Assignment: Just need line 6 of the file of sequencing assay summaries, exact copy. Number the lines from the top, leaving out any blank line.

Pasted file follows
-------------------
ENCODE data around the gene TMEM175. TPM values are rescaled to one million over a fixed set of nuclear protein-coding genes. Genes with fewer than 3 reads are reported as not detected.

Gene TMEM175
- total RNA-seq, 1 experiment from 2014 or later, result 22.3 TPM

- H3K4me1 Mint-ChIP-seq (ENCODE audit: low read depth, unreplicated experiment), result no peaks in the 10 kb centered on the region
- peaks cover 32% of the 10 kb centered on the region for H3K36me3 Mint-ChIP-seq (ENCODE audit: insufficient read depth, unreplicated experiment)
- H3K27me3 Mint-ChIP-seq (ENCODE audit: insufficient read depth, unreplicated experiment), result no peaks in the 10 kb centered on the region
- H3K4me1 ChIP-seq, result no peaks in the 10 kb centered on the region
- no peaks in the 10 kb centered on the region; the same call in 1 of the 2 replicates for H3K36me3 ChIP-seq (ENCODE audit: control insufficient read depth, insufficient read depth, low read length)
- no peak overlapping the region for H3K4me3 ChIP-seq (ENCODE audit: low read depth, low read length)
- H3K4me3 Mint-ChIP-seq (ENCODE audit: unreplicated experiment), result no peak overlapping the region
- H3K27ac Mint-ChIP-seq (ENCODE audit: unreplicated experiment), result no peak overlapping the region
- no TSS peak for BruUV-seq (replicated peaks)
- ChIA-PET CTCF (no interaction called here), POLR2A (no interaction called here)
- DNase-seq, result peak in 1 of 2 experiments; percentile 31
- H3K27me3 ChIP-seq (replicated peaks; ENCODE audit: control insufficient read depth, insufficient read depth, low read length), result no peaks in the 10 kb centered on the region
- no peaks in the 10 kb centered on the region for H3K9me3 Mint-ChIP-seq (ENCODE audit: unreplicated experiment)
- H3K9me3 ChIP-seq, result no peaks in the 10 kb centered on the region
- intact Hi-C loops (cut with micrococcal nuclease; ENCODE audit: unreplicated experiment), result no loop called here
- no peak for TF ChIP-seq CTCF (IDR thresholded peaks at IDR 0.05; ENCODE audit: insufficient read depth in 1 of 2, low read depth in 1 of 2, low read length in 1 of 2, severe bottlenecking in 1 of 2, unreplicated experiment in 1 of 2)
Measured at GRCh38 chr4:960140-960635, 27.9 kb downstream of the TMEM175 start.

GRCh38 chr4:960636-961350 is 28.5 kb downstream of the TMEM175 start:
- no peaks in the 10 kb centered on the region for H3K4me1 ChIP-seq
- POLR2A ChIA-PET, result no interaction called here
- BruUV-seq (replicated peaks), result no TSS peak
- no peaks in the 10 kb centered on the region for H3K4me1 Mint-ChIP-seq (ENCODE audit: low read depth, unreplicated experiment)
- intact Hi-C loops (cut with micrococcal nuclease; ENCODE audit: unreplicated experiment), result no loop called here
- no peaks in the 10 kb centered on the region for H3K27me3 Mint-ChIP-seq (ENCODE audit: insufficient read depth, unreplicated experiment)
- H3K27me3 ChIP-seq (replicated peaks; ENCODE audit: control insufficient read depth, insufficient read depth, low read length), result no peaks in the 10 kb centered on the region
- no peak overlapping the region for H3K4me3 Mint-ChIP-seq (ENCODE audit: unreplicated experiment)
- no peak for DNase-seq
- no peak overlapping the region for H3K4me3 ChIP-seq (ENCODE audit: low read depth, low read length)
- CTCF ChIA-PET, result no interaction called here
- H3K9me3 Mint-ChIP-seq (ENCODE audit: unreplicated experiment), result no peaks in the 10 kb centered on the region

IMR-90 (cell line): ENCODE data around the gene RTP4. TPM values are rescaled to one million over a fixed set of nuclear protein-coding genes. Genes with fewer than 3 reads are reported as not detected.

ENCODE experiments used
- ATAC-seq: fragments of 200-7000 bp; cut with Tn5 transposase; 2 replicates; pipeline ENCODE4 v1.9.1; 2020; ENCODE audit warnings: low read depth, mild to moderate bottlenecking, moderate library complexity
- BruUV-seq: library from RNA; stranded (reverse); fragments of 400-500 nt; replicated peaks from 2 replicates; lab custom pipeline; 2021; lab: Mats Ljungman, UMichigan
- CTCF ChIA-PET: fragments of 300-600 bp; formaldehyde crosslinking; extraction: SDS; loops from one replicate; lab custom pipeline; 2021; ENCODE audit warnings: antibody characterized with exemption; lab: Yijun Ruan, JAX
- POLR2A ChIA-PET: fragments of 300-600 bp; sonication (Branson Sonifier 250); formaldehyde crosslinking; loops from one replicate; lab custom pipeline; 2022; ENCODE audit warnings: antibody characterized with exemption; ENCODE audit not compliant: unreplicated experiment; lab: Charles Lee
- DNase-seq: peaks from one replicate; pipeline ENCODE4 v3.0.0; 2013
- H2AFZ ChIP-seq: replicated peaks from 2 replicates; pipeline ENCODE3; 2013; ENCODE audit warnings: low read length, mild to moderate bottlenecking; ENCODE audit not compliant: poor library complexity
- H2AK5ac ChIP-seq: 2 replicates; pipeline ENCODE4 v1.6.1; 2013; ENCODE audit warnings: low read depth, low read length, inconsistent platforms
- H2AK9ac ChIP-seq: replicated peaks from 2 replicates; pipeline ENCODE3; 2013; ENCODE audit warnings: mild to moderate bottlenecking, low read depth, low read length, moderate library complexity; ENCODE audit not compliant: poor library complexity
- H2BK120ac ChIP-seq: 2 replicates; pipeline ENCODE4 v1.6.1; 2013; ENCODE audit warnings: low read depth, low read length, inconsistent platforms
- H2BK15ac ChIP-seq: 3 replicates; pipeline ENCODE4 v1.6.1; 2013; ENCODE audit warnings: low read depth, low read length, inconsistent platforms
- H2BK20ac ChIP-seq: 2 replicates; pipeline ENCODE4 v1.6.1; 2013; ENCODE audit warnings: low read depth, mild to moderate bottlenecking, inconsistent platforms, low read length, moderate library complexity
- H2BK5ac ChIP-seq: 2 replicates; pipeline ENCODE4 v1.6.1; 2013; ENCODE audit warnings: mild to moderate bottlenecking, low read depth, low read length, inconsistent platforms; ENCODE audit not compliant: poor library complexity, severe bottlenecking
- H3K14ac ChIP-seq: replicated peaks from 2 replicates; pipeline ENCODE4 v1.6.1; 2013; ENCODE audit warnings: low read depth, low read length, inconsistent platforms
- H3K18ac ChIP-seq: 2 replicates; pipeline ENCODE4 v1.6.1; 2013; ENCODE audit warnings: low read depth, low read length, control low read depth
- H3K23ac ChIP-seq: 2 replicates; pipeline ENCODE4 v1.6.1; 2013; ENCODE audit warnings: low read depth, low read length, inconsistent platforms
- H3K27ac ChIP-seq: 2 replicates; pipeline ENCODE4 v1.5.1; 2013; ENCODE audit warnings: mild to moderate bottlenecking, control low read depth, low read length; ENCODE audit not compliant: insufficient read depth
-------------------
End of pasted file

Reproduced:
- H3K27me3 Mint-ChIP-seq (ENCODE audit: insufficient read depth, unreplicated experiment), result no peaks in the 10 kb centered on the region